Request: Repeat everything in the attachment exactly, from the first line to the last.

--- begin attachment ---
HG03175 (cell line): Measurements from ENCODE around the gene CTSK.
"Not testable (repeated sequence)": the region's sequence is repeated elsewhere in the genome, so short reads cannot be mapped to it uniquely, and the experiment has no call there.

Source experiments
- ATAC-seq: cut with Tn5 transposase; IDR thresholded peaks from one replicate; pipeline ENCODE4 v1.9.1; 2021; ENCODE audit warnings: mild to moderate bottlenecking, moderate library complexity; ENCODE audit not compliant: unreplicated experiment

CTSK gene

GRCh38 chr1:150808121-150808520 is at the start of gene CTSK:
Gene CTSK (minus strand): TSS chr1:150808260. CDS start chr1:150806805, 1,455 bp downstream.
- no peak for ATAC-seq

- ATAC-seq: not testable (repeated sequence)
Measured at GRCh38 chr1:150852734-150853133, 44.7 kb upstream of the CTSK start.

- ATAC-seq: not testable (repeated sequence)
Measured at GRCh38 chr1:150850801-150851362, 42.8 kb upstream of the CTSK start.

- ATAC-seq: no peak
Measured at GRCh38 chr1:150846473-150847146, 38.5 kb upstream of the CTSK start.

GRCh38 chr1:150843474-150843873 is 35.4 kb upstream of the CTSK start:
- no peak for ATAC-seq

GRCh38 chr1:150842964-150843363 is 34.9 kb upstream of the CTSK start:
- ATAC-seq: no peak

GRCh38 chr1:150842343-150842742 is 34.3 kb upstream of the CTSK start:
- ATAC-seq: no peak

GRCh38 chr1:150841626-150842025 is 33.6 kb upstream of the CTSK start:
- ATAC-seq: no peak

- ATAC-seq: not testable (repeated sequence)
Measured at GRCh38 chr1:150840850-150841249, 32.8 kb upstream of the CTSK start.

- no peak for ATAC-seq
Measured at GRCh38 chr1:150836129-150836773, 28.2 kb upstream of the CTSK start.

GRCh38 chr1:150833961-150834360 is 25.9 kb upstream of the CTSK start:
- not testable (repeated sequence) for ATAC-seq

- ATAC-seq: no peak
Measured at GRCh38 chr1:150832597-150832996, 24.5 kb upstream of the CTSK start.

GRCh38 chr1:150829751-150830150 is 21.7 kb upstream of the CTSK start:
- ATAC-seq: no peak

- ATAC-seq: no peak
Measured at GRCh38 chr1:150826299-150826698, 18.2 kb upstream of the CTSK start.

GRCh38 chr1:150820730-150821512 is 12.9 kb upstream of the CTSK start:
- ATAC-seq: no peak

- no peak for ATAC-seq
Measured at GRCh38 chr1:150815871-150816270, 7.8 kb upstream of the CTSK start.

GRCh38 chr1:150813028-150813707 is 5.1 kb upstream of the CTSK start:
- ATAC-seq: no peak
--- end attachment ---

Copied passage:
HG03175 (cell line): Measurements from ENCODE around the gene CTSK.
"Not testable (repeated sequence)": the region's sequence is repeated elsewhere in the genome, so short reads cannot be mapped to it uniquely, and the experiment has no call there.

Source experiments
- ATAC-seq: cut with Tn5 transposase; IDR thresholded peaks from one replicate; pipeline ENCODE4 v1.9.1; 2021; ENCODE audit warnings: mild to moderate bottlenecking, moderate library complexity; ENCODE audit not compliant: unreplicated experiment

CTSK gene

GRCh38 chr1:150808121-150808520 is at the start of gene CTSK:
Gene CTSK (minus strand): TSS chr1:150808260. CDS start chr1:150806805, 1,455 bp downstream.
- no peak for ATAC-seq

- ATAC-seq: not testable (repeated sequence)
Measured at GRCh38 chr1:150852734-150853133, 44.7 kb upstream of the CTSK start.

- ATAC-seq: not testable (repeated sequence)
Measured at GRCh38 chr1:150850801-150851362, 42.8 kb upstream of the CTSK start.

- ATAC-seq: no peak
Measured at GRCh38 chr1:150846473-150847146, 38.5 kb upstream of the CTSK start.

GRCh38 chr1:150843474-150843873 is 35.4 kb upstream of the CTSK start:
- no peak for ATAC-seq

GRCh38 chr1:150842964-150843363 is 34.9 kb upstream of the CTSK start:
- ATAC-seq: no peak

GRCh38 chr1:150842343-150842742 is 34.3 kb upstream of the CTSK start:
- ATAC-seq: no peak

GRCh38 chr1:150841626-150842025 is 33.6 kb upstream of the CTSK start:
- ATAC-seq: no peak

- ATAC-seq: not testable (repeated sequence)
Measured at GRCh38 chr1:150840850-150841249, 32.8 kb upstream of the CTSK start.

- no peak for ATAC-seq
Measured at GRCh38 chr1:150836129-150836773, 28.2 kb upstream of the CTSK start.

GRCh38 chr1:150833961-150834360 is 25.9 kb upstream of the CTSK start:
- not testable (repeated sequence) for ATAC-seq

- ATAC-seq: no peak
Measured at GRCh38 chr1:150832597-150832996, 24.5 kb upstream of the CTSK start.

GRCh38 chr1:150829751-150830150 is 21.7 kb upstream of the CTSK start:
- ATAC-seq: no peak

- ATAC-seq: no peak
Measured at GRCh38 chr1:150826299-150826698, 18.2 kb upstream of the CTSK start.

GRCh38 chr1:150820730-150821512 is 12.9 kb upstream of the CTSK start:
- ATAC-seq: no peak

- no peak for ATAC-seq
Measured at GRCh38 chr1:150815871-150816270, 7.8 kb upstream of the CTSK start.

GRCh38 chr1:150813028-150813707 is 5.1 kb upstream of the CTSK start:
- ATAC-seq: no peak